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I'm trying to use the follow to substitute the tab with comma in several file:

for i in *output_*.txt  
sed 's/ /;/g' $i > $i 

But it is not working because in the output file I still have the tab delimiter. It just work when I'm using it on a single file without the for loop.

Any help?


share|improve this question
How are you inserting the tab character? bash takes tab as a completion, which can cause issues. Most sed's support \t for a tab, else tab=$'\t' then sed "s/$tab/;/g" $i > $i – cdarke Jun 25 '12 at 8:14
it looks like you're substituting space for semicolon. try using sed -i 's/\t/,/g' $i. -i option means in place. – Grzegorz Grzybek Jun 25 '12 at 8:15
Try using the -i flag of sed that enables in-place substitution. – jpe Jun 25 '12 at 8:18
Be careful; I hope you've got copies of your data, because 'sed ... $i > $i' has the shell create an empty output file called $i before sed gets to read it. You cannot edit a file in situ like that. If you have GNU sed, there's a -i option. Otherwise, write to a temporary file and then copy the temporary over the original when done (or move the temporary). – Jonathan Leffler Jun 25 '12 at 8:18
You seem to be replacing a space (or tab) with a semi-colon, too, but that could just be a confusing layout. – Jonathan Leffler Jun 25 '12 at 8:20

The correct script you need is as follows:

find . -name '*output_*.txt' | while read FILENAME; do
    (sed -e "s/\\t/;/g" <${FILENAME} >${FILENAME%.txt}.tmp) && (mv ${FILENAME%.txt}.tmp ${FILENAME});

This script has several important features:

  1. It finds all files called *output_*.txt in the current directory and all subdirectories. If you do not want to recurse into subdirectories, then use:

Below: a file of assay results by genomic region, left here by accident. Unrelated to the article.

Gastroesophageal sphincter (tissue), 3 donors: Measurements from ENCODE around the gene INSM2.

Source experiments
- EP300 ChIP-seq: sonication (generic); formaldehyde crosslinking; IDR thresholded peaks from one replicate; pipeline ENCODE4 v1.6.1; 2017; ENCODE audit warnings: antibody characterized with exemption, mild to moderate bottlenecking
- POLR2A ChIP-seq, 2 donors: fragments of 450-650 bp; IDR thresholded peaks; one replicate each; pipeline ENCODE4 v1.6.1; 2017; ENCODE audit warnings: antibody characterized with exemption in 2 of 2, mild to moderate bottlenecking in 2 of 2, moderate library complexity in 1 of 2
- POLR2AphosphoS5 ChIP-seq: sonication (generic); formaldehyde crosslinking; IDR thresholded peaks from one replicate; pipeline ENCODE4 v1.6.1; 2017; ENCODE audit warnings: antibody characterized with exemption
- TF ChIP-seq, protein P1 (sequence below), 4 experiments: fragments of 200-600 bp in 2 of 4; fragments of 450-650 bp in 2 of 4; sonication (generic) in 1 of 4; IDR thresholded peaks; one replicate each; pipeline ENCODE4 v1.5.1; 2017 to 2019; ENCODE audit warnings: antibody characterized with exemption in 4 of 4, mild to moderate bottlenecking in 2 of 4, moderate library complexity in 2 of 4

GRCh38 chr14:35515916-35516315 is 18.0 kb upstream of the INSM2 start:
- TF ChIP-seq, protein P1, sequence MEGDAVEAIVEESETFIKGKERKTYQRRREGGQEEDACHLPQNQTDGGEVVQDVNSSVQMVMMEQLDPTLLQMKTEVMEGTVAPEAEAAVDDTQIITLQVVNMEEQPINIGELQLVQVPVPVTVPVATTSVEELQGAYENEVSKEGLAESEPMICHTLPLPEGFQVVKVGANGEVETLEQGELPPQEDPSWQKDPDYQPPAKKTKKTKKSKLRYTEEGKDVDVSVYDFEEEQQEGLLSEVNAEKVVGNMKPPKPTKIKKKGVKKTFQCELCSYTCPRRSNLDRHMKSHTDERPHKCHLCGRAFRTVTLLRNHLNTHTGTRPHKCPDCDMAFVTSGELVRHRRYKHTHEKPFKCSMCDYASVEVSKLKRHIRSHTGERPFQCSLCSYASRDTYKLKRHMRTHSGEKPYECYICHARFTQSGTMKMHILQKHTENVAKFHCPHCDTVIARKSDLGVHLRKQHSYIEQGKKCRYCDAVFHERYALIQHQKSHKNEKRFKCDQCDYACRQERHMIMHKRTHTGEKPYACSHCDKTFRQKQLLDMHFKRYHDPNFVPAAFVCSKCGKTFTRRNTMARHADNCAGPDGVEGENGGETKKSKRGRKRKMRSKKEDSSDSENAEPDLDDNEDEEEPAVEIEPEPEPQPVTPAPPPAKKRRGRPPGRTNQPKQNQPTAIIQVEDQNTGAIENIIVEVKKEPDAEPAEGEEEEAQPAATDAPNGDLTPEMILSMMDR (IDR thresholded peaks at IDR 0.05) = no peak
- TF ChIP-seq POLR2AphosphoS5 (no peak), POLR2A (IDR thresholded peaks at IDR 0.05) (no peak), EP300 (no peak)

find . -maxdepth 1 -name '*output_*.txt' | while read FILENAME; do

    as the first line.

  2. It does not overwrite your original input file if sed encounters an error. sed generates its output to a temporary file (<filename>.tmp) and it only replaces the original file if it is successful.

  3. As pointed out by other posters, the tab character is represented by \t in sed scripts.

An example transformation performed by this script is as follows (the sequence <tab> represents a tab character):


    <tab><tab><tab><tab><tab>line 1<tab><tab>
    <tab><tab><tab>line 2<tab><tab>
    <tab><tab>line 3<tab><tab>
    <tab><tab><tab>line 4<tab><tab>
    <tab><tab><tab><tab><tab>line<tab><tab> 5


    ;;;;line 1;;
    ;;;line 2;;
    ;;line 3;;
    ;;;line 4;;
    ;;;;;line;; 5
share|improve this answer

Several things are wrong. Unqouted variables and output redirection into same file. Loop is also not needed.

Try: sed -i 's/ /;/g' *output_*.txt

share|improve this answer
I have different file with different name so just sed -i 's/ /;/g' output_.txt will not work. – g256 Jun 25 '12 at 8:20
Yes but the problem is that I need to write to file. I was doing this by overwriting the original file. But has someone point out sed first create an empty file. – g256 Jun 25 '12 at 8:25

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